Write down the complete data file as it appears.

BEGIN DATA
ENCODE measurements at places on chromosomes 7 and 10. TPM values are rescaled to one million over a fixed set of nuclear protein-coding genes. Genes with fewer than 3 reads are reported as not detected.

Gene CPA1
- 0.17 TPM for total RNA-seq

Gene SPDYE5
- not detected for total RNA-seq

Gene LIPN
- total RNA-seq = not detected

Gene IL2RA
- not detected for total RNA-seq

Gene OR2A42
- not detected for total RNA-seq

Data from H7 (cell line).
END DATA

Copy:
ENCODE measurements at places on chromosomes 7 and 10. TPM values are rescaled to one million over a fixed set of nuclear protein-coding genes. Genes with fewer than 3 reads are reported as not detected.

Gene CPA1
- 0.17 TPM for total RNA-seq

Gene SPDYE5
- not detected for total RNA-seq

Gene LIPN
- total RNA-seq = not detected

Gene IL2RA
- not detected for total RNA-seq

Gene OR2A42
- not detected for total RNA-seq

Data from H7 (cell line).